- From 2006 to 2010, almost two thirds of US dialysis patients received at least one opioid prescription every year and >20% received chronic prescriptions.
- More than 25% of dialysis patients using opioids received doses exceeding recommendations
- Use of opioid medications was linked with higher risks of early death, discontinuation of dialysis, and the need for hospitalization in dialysis patients.
- In 2016, the Centers for Disease Control and Prevention released a clinical guideline for prescribing opioids for chronic pain.
Washington, DC (September 21, 2017) -- A new analysis indicates that the US opioid epidemic likely applies to the unique population of dialysis patients. The study, which appears in an upcoming issue of the Journal of the American Society of Nephrology (JASN), also found links between higher opioid drug prescription and increased risks of dialysis discontinuation, hospitalization, and early death.
Pain is frequent in dialysis patients but pain control is difficult because many options should be avoided due to patients' kidney failure. Chronic use of opioid pain medications is a significant risk factor for opioid overdose in the general US population, but the issue has not been examined in the dialysis population.
To investigate, Paul Kimmel, MD, MACP, FASN (National Institute of Diabetes and Digestive and Kidney Diseases, National Institutes of Health) and his colleagues assessed prescriptions of medications in US patients undergoing maintenance dialysis who had Medicare as their primary insurer. The team achieved this by analyzing 2006-2010 United States Renal Data System files, including those related to Medicare Part D.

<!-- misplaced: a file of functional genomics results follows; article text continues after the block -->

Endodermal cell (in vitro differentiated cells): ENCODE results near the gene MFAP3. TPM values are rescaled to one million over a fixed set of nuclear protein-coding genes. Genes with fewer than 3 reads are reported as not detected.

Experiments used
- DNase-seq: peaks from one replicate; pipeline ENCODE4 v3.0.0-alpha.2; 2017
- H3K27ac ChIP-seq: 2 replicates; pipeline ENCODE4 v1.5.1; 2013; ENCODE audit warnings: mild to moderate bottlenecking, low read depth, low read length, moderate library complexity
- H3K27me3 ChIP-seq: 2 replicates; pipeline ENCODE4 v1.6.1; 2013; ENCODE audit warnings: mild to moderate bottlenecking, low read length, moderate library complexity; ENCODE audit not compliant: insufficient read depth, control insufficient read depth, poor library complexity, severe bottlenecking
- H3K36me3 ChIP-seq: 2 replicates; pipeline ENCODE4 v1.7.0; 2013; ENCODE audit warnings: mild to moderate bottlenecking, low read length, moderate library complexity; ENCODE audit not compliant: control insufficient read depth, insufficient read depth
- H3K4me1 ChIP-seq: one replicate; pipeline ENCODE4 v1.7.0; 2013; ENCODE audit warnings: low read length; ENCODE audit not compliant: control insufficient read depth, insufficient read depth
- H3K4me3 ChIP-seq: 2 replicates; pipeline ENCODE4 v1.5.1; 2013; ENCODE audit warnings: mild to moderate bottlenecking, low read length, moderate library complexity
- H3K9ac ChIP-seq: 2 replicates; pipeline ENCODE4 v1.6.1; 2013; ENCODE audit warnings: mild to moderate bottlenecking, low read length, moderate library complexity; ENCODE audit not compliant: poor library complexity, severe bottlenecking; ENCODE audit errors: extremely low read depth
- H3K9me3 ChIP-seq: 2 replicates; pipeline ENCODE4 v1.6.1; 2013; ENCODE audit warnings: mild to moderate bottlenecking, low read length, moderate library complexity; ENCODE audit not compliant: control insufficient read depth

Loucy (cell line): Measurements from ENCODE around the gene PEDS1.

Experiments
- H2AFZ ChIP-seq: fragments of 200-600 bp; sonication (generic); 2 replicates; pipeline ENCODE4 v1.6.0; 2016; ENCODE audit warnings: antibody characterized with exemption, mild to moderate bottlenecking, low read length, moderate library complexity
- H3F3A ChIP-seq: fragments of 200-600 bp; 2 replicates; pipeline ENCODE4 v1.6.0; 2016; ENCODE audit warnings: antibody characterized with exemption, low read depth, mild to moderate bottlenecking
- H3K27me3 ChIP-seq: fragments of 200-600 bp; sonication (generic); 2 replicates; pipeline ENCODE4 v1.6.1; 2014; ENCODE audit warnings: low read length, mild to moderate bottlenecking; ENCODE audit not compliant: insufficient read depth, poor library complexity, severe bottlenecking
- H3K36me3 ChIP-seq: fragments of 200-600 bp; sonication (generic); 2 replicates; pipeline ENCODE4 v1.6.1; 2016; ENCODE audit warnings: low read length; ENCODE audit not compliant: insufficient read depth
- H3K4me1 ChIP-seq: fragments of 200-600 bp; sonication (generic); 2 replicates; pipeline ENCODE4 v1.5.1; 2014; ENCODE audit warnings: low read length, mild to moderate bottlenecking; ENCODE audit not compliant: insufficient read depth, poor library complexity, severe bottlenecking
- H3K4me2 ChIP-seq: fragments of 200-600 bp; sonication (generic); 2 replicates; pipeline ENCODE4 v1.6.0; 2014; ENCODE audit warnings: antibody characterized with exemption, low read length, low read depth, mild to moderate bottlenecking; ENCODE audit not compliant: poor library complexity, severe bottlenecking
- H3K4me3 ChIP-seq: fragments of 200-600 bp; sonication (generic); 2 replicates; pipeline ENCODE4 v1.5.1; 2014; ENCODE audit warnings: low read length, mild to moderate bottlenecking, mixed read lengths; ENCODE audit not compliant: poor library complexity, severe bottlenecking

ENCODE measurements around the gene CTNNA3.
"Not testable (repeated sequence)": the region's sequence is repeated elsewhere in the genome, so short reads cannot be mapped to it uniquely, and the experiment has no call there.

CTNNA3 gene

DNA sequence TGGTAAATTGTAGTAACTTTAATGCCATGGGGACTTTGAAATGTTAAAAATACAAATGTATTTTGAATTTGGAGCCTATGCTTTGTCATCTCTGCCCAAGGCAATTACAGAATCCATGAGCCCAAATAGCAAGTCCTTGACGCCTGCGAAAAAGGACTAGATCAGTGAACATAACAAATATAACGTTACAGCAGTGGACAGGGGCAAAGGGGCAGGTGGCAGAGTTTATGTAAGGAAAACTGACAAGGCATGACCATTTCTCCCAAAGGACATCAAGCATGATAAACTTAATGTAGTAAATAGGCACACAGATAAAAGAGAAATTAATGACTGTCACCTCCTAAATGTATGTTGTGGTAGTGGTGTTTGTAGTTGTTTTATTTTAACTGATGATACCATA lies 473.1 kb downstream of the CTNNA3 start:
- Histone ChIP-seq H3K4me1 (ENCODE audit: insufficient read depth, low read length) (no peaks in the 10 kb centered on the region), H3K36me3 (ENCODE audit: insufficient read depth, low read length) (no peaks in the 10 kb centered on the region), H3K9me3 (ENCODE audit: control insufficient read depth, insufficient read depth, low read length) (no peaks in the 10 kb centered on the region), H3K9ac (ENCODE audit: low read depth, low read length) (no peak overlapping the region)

Opioid medications were prescribed more frequently and for longer periods of time than in the general Medicare population, and often at high doses that are not recommended for patients with kidney failure. Almost two thirds of dialysis patients received at least one opioid prescription every year and >20% received chronic prescriptions (? 90 days of filled prescriptions), 3-times as great as the rate of chronic opioid prescription in the general Medicare population. More than one-quarter of opioid users received doses exceeding recommendations. Also, after adjusting for other factors, dialysis patients who received opioid medications were at significantly higher risk of early death, discontinuation of dialysis, and the need for hospitalization, compared with those who did not receive opioids. These adverse events were most common in those who received higher doses.
"Excessive opioid use and its adverse outcomes in the end-stage renal disease population is of great concern to US patients, practitioners, and policy makers," said Dr. Kimmel. "This study shows that this high-risk dialysis population is also subject to the risks of long-term opioid use. Exploring other options to treat pain, such as medications and behavioral therapy, could help reduce opioid prescriptions in this population. Such changes are urgently needed to decrease patient morbidity and mortality."
Study co-authors include Chyng-Wen Fwu, DrPH, Kevin Abbott, MD, MPH, Anne Eggers, RPH, Prudence Kline, MD, and Paul Eggers, PhD. Dr. Fwu is supported by NIDDK contract HHSN276201200161U.
Disclosures: The authors reported no financial disclosures.
The article, entitled "Opioid Prescription, Morbidity and Mortality in US Dialysis Patients," will appear online at http://jasn.
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